Six Things to Do Around Tucson in April 2015

April is just one of many fantastic months to get outdoors and experience all that Tucson has to offer.  The weather is ideal for running, hiking, biking, and general outdoorsiness.  In fact, April is Bike Fest presented by the Living Streets Alliance, and there are activities and events going on across town throughout the month.  Below you’ll find six of my favorite Tucson events in April, ending with what I consider the highlight of Bike Fest.


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Keep a safe distance behind the person in front of you and hope they encounter the rattlesnakes first, which are known to make appearances at this race.

1. Catalina State Park 5.2 & 10.3 Mile Trail Race

Saturday, April 4th, 2015, 7:30 am @ Catalina State Park

This race features spectacular views and beautiful scenery from start to finish as it weaves through the trails of Catalina State Park in Oro Valley.  Stephen and I ran the 10.3 mile “reverse the course” race in September, and we can attest that it’s no walk in the park.  Be prepared for a couple of short, steep inclines and some long sandy stretches that will give your calves a workout.  The 10.3 mile event requires that you do the 5.2 mile loop twice, which includes both single-track, sometimes rocky, trails and wide, clear paths.  Although it was one of the toughest races we’ve ever done, as well as slowest due to the trail, we’ve been inspired to continue running at Catalina State Park on a regular basis.

You can still register at EveryoneRuns.net: $45 for the 5.2 miler and $55 for the 10.3 miler.


2. Sabino Canyon Sunset Run

Saturday, April 11th, 2015, 5:15 pm @ Sabino Canyon Recreation Area

Sabino Canyon Sunset Run

The Sabino Canyon Sunset Run has been a Tucson event for 33 years, in case you can’t tell by the short shorts and headband in this photo.

Perhaps you’re looking for something in between 5.2 and 10.3 miles, or you prefer to stay on the road.  The Sabino Canyon Sunset Run may be just the thing for you.  This out and back course totaling 7.4 miles begins in the late afternoon to allow for a great view of the sunset on your way down.  And it most certainly is on your way down.  This walking path is famous among Tucsonans for its very steep incline at the top, around mile 3 of the race, guaranteed to provide a great workout for hikers.  Running it is a whole different ballgame.  Luckily, you have 3.7 miles of mostly exhilerating downhill through one of Tucson’s most treasured outdoor locations at sunset to look forward to.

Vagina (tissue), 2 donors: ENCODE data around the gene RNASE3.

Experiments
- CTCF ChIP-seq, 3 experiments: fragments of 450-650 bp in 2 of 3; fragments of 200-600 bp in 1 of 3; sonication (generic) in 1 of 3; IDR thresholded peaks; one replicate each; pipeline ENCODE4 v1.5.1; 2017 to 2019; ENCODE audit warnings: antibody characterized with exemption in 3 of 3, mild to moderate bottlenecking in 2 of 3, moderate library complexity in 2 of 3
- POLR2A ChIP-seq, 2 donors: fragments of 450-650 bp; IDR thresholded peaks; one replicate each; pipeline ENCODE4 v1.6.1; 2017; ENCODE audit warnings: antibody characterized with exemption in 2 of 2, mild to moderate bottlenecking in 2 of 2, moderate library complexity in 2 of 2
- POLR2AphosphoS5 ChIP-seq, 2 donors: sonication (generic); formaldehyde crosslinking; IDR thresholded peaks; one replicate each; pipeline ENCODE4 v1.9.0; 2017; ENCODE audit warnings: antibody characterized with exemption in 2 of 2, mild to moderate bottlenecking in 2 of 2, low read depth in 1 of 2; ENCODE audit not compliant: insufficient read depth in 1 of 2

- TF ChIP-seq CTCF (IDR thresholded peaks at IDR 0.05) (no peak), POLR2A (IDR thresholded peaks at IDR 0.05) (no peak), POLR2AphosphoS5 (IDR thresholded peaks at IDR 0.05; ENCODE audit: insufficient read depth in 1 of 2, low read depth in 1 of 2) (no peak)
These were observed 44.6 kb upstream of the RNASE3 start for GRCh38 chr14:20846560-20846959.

Unfortunately, the 7.4 mile race is already full.  With limited spaces, registration fills up early every year.  You can still register for the 1.5 mile race at www.azroadrunners.org/races/detail/sabino and plan to sign up for the 7.4 miler in February next year.


Pima County Fair

Despite the abundance of nausea-inducing spinning rides, the Pima County Fair was one of my favorite childhood annual events.

3. Pima County Fair

April 16-26, 2015 @ Pima County Fairgrounds

The Pima County Fair is a memorable experience for any kid that grew up in Tucson. Rides, games, deliciously greasy food, live music, and farm animals the likes of which we city folk never see are sure to delight your family.  The fair runs for 11 days, six days longer than the Maricopa County Fair, so there’s plenty of time to get out there.  It’s a bit of a hike, but if you’re coming from Northwest Tucson, taking I-10 East to Houghton will get you there quicker than you’d expect.

 


4. Viva La Local Food Festival

Saturday, April 18th, 2015, 9:00 am – 5:00 pm @ Rillito Park Race Track

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Take advantage of the free “veggie valet” so you can enjoy some local music and brews before hauling your locally grown produce home.